IKEA announced that it is buying its first wind farm in the United States, a 98 MW wind project in Hoopestown, Illinois (approximately 110 miles south of Chicago). This purchase represents the single largest renewable invest made by IKEA anywhere on the planet, and gets the company closer to its goal of being net zero (producing as much as it consumes) by 2020. The total amount of money allocated to this corporate energy effort is $2 billion.
“It’s not going to be your grandfather’s energy industry,” Nancy Pfund, a managing partner at the San Francisco-based venture capital company DBL Investors LLC, said at the conference. “We’re going to see a parallel evolution in energy like we’ve seen in computing, phones and radio. There really hasn’t been an innovation cycle in energy in 100 years.”
A good state law requires Ohio utilities to generate 25 percent of their electricity sales from renewable and alternative energy sources by 2025. Utilities also must adopt energy-efficiency measures aimed at cutting electricity consumption in the state by 22 percent in the same period. Since the clean-energy law was enacted in 2008, it has helped promote an alternative-energy industry that has created more than 25,000 jobs in Ohio, and has shrunk electric bills for consumers. A measure passed two years ago affirmed and strengthened the earlier law.
The late extension of the federal Production Tax Credit in 2013 resulted in a 92 percent drop in completed installations nationwide, according to the American Wind Energy Association’s sixth annual market report, which was released during a meeting in Lenexa. That tax credit expired at the end of last year, and its future is iffy. In addition, in Kansas, wind energy has come under attack from powerful groups that want to do away with the Renewable Portfolio Standard, which requires electric utilities to hit certain benchmarks in providing energy through renewable sources.
The wind industry didn’t just see the number of new turbines it brought online fall off a cliff last year, it also shed more than a third of its workforce as project developers, manufacturers, utilities and other companies struggled to rebound following the brief expiration of a prized tax incentive, the American Wind Energy Association said today in its annual report. Total employment in the industry fell to 50,500 at the end of last year, down from 80,700 workers at the end of 2012, according to the AWEA report, which calculates the figures based on “full-time equivalent” employees across hundreds of companies in the industry.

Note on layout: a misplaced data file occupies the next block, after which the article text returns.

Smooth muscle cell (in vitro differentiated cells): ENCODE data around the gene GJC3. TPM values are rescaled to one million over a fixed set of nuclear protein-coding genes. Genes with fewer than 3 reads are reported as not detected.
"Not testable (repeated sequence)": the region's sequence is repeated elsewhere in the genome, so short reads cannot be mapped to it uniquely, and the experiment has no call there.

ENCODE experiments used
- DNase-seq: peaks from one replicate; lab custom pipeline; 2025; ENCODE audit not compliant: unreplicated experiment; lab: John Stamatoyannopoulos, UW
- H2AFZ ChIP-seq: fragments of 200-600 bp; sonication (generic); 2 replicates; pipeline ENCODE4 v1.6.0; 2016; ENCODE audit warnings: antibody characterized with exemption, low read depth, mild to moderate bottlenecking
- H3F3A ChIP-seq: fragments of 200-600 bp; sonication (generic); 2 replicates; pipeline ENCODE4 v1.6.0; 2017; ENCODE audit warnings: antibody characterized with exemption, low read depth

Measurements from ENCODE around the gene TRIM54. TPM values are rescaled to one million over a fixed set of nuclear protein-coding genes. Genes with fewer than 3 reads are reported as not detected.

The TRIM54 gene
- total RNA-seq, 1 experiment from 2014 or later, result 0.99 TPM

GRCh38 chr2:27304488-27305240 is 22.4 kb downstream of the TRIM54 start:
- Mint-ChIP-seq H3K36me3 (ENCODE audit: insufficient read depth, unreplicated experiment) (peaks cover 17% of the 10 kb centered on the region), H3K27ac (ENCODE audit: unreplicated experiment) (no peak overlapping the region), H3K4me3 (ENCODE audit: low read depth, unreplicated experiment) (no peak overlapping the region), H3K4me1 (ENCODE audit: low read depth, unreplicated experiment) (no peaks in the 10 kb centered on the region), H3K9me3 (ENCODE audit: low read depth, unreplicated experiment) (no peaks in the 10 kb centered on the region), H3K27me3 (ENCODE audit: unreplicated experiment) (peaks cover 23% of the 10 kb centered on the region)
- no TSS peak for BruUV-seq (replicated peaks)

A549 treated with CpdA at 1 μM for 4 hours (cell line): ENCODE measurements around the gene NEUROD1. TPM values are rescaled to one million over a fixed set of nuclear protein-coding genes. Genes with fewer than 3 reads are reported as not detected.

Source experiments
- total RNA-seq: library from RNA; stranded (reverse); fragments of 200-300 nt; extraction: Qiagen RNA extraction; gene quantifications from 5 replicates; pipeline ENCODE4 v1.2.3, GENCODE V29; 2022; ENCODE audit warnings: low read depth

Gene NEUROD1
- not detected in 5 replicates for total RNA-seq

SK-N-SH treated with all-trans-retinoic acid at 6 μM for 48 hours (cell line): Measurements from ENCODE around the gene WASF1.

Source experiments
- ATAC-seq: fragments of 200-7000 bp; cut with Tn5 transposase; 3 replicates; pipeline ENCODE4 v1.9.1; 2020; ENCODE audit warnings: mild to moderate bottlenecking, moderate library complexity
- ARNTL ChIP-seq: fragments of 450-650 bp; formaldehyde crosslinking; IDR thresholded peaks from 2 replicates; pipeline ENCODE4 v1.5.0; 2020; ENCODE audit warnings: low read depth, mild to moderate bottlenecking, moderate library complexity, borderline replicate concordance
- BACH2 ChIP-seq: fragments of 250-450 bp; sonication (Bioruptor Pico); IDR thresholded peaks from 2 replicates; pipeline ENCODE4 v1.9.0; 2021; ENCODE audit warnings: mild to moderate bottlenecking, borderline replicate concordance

Once a booming industry, U.S. wind power saw its growth plummet 92% last year as it wrestled with tax uncertainties and cheap natural gas. The industry is still growing but not nearly as fast, says a report Thursday by the American Wind Energy Association. It added a record 13,131 megawatts of power in 2012 but that fell to only 1,087 MW last year — the lowest level since 2004. One reason was investors’ uncertainty that Congress would renew a federal wind tax subsidy. “People didn’t know it would be passed … so they weren’t creating new projects” early last year, says AWEA’s president Tom Kiernan. He says it takes about nine months to plan a wind farm, so the one-year extension in January 2013 didn’t trigger a flurry of new wind farm construction until the second half of 2013.
The developer of a proposed 25-megawatt wind farm off the coast of New Jersey yesterday appealed a state agency’s decision to reject the project. Cape May, N.J.-based Fishermen’s Energy asked the state’s Board of Public Utilities to revisit what would be the first wind project built in state waters, about 3 miles from Atlantic City. The company in a statement to the board called its decision last month “palpably incorrect” because the agency used a per-unit electricity cost that may have been wrong.
Can science tell us how much ethical responsibility different countries bear for combating climate change? It’s going to try. According to a draft of a forthcoming Intergovernmental Panel on Climate Change (IPCC) report, ethics takes a front-and-center role in a forum traditionally reserved for exploring scientific consensus.
Declaring that “electricity is under attack in our country,” FirstEnergy Corp. President and CEO Anthony Alexander yesterday skewered state and federal energy policies that he described as “designed to achieve a social agenda.” Speaking before the U.S. Chamber of Commerce’s Institute for 21st Century Energy in Washington, D.C., Alexander warned that “energy efficiency, renewable power, distributed generation, microgrids, rooftop solar and demand reduction” are examples of what “sounds good” but really are “untested policies” that will threaten grid reliability and raise electricity prices.
Six months after announcing that Harvard University would not divest its endowment’s holdings from the fossil fuel industry, its president, Drew Faust, unveiled several new initiatives Monday to strengthen the university’s commitment to environmental sustainability and renewable energy. Harvard says its endowment will be the first of a US university to sign on to a United Nations-supported organization, Principles for Responsible Investment. The principles do not require Harvard to sell specific funds, but rather provide the university’s fund managers with a method for considering environmental and social factors, from water scarcity to human rights.